Stacey Hand had never been to New York City before. But she had to come this March, for the wake.
Hand lives in Orange County, Cailf.; but she was raised on Syracuse Orangemen basketball. Her late father was a Syracuse alum, and like thousands of basketball-obsessed children of the 1980s, Hand devoured of Big East basketball. She watched those ESPN weeknight games from the Carrier Dome, 20,000-plus fans packing the house, future NBA players like Patrick Ewing, Chris Mullin, Derrick Coleman and Sherman Douglas going at it. The spectacle hooked her. “I still have VHS tapes,” Hand says.
Now, the Big East as we know it is about to die. Syracuse, Pittsburgh, Louisville and Notre Dame will go play hoops in the Atlantic Coast Conference; Rutgers is headed for the Big Ten, and seven Catholic schools with small, or no, football programs are breaking away to start their own hoops-centric league. The “Catholic 7” will purchase the Big East name, and play a post-season tournament in New York City’s Madison Square Garden, just like the conference has been doing for the past 30 years.
But without original members like Syracuse and Connecticut, the Big East, and its popular post-season tournament, will never be the same. The loss of Syracuse is especially jarring. Every March, a sea of orange pours into Madison Square Garden; Syracuse, in effect, enjoys a home-court advantage. “Syracuse lights up the Garden,” says Bill Raferty, the ESPN commentator and former coach at Big East charter member Seton Hall.
For fans like Hand, rivalries like Syracuse-Georgetown are personal. She had never been to a Big East tournament — or the Big Apple — before this year, and since Syracuse is leaving, she has one last shot. When she walked into Madison Square Garden for the first time this week, Hand started to cry. “My dad should be here with me,” she says during halftime of the Syracuse-Pittsburgh quarterfinal, which Syracuse won, 62-59. “This is something we should have done together. It’s unbelievable. To be here, with all these other fans who understand what the Big East meant to college basketball — this is the best thing I’ve ever done.”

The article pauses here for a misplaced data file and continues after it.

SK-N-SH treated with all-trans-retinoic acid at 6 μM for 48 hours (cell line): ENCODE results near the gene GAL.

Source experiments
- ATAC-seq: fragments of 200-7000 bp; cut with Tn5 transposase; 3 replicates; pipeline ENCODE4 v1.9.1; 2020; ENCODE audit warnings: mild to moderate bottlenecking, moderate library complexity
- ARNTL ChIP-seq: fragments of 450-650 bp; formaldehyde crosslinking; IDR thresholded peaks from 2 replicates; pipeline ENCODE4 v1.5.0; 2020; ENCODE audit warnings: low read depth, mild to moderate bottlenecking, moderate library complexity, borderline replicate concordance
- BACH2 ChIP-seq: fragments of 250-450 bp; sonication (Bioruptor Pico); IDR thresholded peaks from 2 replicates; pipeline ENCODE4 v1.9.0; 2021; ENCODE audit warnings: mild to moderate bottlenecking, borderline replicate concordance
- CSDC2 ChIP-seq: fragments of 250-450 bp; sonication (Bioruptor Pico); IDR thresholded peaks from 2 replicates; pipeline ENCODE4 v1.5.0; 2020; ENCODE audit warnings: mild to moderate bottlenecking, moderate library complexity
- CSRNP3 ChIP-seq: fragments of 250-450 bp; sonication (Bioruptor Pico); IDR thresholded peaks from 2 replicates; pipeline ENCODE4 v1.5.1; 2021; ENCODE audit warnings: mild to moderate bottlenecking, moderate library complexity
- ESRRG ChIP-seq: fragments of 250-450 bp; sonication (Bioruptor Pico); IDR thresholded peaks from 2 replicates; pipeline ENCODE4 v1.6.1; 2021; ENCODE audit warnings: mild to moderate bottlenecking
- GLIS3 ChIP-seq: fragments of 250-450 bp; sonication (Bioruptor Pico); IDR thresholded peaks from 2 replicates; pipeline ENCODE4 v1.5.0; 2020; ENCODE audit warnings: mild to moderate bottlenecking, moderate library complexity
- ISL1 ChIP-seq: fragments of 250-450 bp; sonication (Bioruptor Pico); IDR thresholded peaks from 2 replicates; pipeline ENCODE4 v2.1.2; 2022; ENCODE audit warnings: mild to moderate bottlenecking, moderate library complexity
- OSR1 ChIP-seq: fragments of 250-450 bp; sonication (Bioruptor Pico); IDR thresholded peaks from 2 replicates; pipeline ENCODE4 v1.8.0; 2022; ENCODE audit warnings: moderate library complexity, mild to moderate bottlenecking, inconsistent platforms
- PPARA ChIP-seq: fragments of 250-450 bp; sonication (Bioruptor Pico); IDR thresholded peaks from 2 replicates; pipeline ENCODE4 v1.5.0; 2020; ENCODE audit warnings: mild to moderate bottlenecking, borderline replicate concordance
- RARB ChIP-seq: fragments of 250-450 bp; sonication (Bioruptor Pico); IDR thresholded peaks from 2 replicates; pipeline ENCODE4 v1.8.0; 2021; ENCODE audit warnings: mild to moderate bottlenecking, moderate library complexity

Mike Bilodeau, 30, grew up in Syracuse; he flew from his current home in Boulder, Colorado to see a Big East tournament for the first, and likely last, time. “The battles with Pitt, with Villanova — they were all great,” says Bilodeau. “Now, it’s going to be Duke or North Carolina or whatever.” When I note that Bilodeau sounds bummed that Syracuse will be playing future conference games against Duke and North Carolina — only two of the most decorated college hoops programs in history — he laughs. “Well, I hear we’re still going to play St. John’s every year,” Bilodeau says. “That’s great.”
Pining for the past is never healthy. And all this longing for the Big East’s 1980s glory days may have fans west of the Mississippi rolling their eyes. Yes, the Big East receives outsized media attention because of the conference tournament’s New York base. (Full disclosure: I grew up a St. John’s fan and fell hard for basketball during the Ewing-Mullin-Villanova ’85 national title-era. So it’s personal for me too).
But if you’re a sports fan, from anywhere, who loves college basketball — or just likes blindly filling out brackets during NCAA Tournament office pools — you should thank the Big East. The conference helped fuel March Madness.